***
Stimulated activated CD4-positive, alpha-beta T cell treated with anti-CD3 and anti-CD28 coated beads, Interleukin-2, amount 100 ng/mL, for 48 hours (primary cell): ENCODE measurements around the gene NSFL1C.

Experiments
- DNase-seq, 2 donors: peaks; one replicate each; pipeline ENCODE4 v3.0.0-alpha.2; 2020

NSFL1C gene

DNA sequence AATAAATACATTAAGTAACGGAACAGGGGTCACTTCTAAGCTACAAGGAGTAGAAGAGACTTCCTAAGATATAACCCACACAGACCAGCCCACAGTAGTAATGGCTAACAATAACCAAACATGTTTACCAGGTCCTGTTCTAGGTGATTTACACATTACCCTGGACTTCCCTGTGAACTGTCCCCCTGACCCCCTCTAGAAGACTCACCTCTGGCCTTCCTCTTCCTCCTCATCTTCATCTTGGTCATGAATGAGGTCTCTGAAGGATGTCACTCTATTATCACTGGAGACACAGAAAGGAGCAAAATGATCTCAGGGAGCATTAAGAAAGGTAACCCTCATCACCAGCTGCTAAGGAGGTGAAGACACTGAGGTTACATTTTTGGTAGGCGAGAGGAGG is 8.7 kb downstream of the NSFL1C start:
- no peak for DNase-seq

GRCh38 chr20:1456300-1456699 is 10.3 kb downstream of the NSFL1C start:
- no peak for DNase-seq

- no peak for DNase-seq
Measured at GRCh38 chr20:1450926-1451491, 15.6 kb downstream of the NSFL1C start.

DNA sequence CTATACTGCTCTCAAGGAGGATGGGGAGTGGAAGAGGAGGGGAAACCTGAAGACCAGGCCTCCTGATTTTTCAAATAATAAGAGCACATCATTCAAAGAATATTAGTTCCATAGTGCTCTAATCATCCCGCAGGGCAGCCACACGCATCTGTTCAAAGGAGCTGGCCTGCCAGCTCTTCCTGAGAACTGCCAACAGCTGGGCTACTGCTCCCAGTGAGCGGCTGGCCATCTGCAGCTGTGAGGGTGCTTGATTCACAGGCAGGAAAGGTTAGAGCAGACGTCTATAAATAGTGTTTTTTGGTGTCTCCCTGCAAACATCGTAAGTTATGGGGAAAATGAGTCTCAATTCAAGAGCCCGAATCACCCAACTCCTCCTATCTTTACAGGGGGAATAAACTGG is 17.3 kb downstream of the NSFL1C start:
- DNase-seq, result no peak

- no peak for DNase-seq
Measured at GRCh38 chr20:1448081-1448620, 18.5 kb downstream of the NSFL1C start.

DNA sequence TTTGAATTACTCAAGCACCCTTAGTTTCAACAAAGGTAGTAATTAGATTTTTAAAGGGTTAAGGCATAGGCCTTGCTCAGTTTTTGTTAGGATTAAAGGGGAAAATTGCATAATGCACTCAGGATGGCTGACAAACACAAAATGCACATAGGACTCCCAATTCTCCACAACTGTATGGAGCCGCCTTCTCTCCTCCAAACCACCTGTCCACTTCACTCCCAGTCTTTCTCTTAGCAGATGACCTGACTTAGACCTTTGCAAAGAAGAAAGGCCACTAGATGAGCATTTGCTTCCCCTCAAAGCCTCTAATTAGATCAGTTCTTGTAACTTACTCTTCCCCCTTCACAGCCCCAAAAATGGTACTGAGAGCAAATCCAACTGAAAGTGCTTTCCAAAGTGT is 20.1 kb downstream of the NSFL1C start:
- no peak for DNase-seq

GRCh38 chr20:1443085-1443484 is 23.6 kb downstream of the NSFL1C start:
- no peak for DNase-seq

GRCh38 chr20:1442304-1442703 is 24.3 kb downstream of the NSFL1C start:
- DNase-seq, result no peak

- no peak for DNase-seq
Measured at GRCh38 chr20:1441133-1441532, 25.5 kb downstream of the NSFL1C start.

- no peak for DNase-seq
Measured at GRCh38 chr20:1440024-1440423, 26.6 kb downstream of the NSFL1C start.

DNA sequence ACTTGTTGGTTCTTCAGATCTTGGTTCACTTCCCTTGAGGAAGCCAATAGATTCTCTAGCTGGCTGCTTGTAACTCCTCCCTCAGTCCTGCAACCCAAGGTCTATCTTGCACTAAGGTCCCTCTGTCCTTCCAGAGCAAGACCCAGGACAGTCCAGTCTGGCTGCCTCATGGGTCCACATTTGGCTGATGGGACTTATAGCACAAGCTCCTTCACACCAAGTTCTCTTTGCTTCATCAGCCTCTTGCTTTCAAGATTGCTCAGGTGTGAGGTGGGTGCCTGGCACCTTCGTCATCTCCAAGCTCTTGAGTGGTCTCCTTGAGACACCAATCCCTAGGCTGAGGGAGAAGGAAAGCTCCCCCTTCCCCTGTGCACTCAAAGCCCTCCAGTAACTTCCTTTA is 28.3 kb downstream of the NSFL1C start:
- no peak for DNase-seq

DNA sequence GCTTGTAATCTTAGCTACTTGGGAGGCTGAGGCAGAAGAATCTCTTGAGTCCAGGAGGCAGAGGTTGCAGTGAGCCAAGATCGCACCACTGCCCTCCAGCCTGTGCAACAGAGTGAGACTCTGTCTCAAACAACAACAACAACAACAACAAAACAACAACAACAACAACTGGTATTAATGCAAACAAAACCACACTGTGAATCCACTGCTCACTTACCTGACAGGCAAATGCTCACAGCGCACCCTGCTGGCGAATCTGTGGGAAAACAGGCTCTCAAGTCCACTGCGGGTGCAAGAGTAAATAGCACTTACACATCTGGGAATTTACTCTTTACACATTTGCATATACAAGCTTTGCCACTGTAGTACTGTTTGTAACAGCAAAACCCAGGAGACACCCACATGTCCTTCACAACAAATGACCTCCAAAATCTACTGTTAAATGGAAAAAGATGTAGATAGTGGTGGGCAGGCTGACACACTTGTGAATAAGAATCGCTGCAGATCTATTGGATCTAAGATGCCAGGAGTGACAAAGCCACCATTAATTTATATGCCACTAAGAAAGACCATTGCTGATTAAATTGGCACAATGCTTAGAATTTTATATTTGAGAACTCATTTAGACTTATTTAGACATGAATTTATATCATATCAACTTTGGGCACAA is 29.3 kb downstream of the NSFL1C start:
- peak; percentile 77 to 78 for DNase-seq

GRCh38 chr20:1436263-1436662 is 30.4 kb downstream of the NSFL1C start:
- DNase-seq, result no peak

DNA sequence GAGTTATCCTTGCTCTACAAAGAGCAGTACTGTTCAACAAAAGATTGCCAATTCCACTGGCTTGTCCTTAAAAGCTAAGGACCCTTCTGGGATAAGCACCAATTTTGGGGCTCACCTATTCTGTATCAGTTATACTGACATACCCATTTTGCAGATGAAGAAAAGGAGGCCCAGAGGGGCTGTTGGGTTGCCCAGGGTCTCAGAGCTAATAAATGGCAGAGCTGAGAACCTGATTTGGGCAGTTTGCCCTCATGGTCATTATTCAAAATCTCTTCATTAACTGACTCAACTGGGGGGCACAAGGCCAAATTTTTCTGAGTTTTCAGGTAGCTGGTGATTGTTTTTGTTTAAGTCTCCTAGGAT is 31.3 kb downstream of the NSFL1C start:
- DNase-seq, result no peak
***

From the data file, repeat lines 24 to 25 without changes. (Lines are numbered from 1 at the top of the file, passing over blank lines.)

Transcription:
Measured at GRCh38 chr20:1440024-1440423, 26.6 kb downstream of the NSFL1C start.

DNA sequence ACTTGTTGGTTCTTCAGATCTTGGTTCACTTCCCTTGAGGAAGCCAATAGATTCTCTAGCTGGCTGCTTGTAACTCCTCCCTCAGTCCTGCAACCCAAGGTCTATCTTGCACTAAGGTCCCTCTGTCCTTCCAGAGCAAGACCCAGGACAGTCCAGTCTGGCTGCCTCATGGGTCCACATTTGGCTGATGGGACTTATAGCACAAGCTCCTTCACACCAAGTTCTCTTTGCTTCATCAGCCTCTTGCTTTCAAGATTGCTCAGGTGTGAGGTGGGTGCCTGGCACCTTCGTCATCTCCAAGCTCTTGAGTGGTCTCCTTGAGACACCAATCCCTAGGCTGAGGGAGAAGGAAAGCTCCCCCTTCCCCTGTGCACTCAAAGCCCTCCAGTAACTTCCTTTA is 28.3 kb downstream of the NSFL1C start: